What Does a Project Manager Do? Five Signs You Need a PM

Jun 01, 2017

What Does a Project Manager Do? Five Signs You Need a PM

Project managers are responsible for the success of each product and service your company delivers. They are responsible for the financial success, client satisfaction, and smooth collaboration of every task your company undertakes. But what separates a project manager from a team leader, and what are the signs you need more project managers or better ones?  We asked five experts around the globe for signs you need a new PM. Here is what they said.

1. Client communications could use some more charm 

Ashlee Brown, ContentPark

My job includes a great deal of collaboration. I coordinate client-facing communication, organize project deliverables, coordinate internal team resources, and research ways to make processes smoother for both my team and client. A great PM can work with excited clients to avoid rushing the creative process, especially if the client came to our company far too late. It’s always important to enter into a project agreement with a clearly defined scope and a timeline that plans for the inevitable — because the inevitable will almost certainly happen. That’s where charm and effective communication come into play.

A great PM can work with excited clients to avoid rushing the creative process.
Ashlee Brown

ContentPark is a copywriting firm that develops valuable, relevant, and consistent content to support the client needs of creative agencies.

2. Resources aren’t responding to change requests as fast as they could 

Pierre Tremblay, Director of Human Resources, DUPRAY Inc.

I curate probably 500 or so resumes per month, helping Dupray expand to six countries worldwide, and before transitioning into HR, I was a Project Manager. Here is what I saw: Every employee is a cog in the massive logistical operation of a company. Some cogs, like the chief executives, take much more space and move slower. There are also smaller cogs who spin very fast and work really hard, usually the entry-level employees. The point of this analogy is that if one cog stops working properly, the whole company suffers. Sometimes the consequences are small and other times they are game-changing. Essentially, a Project Manager is the person who makes sure all of these cogs are functioning in the scope of their project. PMs need to perform, push buttons, and act against cogs both up and down the chain of command. The biggest challenge is to ensure that people are responding to the changes that the project manager wants to move forward.

Dupray sells steam cleaners and steam irons in six countries.

3. Projects need to be more financially successful

Andu Potorac, Founder at Digital Agency Vuzum

Project Managers are business oriented. They ensure projects are successful from a business standpoint. This means many things, like delivering on time and avoiding spending more on resources than needed, losing the client, making no profit, and even going bankrupt. Project managers ensure projects stick to the scope and timeframe, but also to deliver on budget. To make sure a PM is always business oriented, most of the times the PM is involved in doing the estimate himself.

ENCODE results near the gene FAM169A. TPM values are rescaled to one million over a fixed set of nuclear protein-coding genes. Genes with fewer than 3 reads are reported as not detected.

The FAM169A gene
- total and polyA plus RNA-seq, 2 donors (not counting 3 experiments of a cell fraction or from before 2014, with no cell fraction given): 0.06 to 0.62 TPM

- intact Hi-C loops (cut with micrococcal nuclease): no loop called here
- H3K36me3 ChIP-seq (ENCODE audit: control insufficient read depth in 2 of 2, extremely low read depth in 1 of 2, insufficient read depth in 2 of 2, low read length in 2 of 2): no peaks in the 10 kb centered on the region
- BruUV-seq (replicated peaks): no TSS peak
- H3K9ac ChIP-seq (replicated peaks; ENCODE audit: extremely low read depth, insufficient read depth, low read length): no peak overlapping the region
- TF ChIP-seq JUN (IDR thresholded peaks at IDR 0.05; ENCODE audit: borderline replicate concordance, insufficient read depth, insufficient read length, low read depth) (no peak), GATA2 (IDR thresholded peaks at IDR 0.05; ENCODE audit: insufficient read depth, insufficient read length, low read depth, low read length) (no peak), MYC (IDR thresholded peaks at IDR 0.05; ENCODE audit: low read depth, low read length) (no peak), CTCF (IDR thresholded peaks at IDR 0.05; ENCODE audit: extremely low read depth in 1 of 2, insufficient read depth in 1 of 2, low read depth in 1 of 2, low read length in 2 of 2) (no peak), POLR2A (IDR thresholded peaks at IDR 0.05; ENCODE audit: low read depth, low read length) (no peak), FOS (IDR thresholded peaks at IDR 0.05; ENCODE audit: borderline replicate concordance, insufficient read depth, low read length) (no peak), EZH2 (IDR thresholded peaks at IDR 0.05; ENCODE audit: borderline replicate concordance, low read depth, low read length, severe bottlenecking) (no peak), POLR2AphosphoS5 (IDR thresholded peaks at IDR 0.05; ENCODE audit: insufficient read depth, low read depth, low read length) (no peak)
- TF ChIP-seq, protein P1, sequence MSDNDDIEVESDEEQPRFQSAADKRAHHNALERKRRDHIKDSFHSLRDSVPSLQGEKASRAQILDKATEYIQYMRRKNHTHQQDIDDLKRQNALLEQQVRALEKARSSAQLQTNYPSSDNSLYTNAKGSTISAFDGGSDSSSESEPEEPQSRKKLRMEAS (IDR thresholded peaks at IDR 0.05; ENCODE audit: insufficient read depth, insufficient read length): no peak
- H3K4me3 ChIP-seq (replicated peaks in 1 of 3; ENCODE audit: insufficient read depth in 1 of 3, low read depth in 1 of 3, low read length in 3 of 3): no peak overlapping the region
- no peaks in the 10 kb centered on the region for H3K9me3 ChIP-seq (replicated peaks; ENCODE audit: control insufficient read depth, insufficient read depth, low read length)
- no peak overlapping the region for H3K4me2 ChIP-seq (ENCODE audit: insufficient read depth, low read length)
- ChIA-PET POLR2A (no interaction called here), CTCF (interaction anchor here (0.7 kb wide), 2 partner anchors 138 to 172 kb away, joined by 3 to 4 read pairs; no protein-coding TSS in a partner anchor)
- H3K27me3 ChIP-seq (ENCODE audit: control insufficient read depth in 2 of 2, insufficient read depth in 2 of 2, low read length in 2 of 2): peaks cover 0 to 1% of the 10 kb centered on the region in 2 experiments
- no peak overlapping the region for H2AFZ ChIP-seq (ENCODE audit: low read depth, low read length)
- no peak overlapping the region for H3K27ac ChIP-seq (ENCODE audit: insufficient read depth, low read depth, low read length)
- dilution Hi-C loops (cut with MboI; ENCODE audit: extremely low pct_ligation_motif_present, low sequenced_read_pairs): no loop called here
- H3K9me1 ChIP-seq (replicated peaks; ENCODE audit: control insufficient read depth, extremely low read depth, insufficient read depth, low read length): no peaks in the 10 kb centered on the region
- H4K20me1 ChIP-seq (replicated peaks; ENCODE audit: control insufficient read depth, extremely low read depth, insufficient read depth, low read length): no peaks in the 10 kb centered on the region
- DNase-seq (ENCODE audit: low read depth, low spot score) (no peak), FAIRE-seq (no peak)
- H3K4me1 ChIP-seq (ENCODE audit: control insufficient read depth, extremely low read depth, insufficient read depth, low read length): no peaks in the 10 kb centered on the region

Vuzum works with clients of any size, including the U.S. Navy, CBS, and H&M, to bring ideas to life through beautifully crafted solutions.

4. Too many deadlines are being missed

Aazar MJ, Project Manager at Digital Agency Vuzum

One of a project manager’s nightmares is deadlines. This is basically the timeline target that has to be achieved, and achieved properly through quality work. That’s why a smart PM will always adopt a proven workflow methodology to ensure adequate and timely project execution. A successful PM will always know what has to be done and by when. It’s the difference between knowing what’s going on, allocating resources efficiently, and avoiding waste.

A smart PM always knows what’s going on and allocates resources efficiently.
Aazar MJ

Vuzum works with clients of any size, including the U.S. Navy, CBS, and H&M, to bring ideas to life through beautifully crafted solutions.

5. No one is taking responsibility for keeping the trains moving

RJ Martino, Founder at iProv

Within each project, there could be dozens of milestones and tasks. The project manager is the individual held responsible for each of these projects, milestones, and tasks. The PM organizes projects into phases and task lists. They assign tasks to people and get status reports so that everyone knows they are on-time and under budget. At our office, we call it “keeping the trains moving.” When there is a road block, it’s a project manager’s job to figure out what is delaying the project and what can be done to remove that delay. The best organizations have project managers who proactively assume responsibility for each of these tasks and sees the project through.

iProv is a Little Rock, Arkansas,-based Internet marketing and managed service provider specializing in website development, web marketing services, and IT & network support.

Have you seen these signs at your company? Let us know what you did to fix the situation in the comments section.

This article was originally published May 2016, and has been updated for accuracy and relevancy. 

Enjoy what you’re seeing?Get the best from Mavenlink in a weekly digest.
Next up in Project Management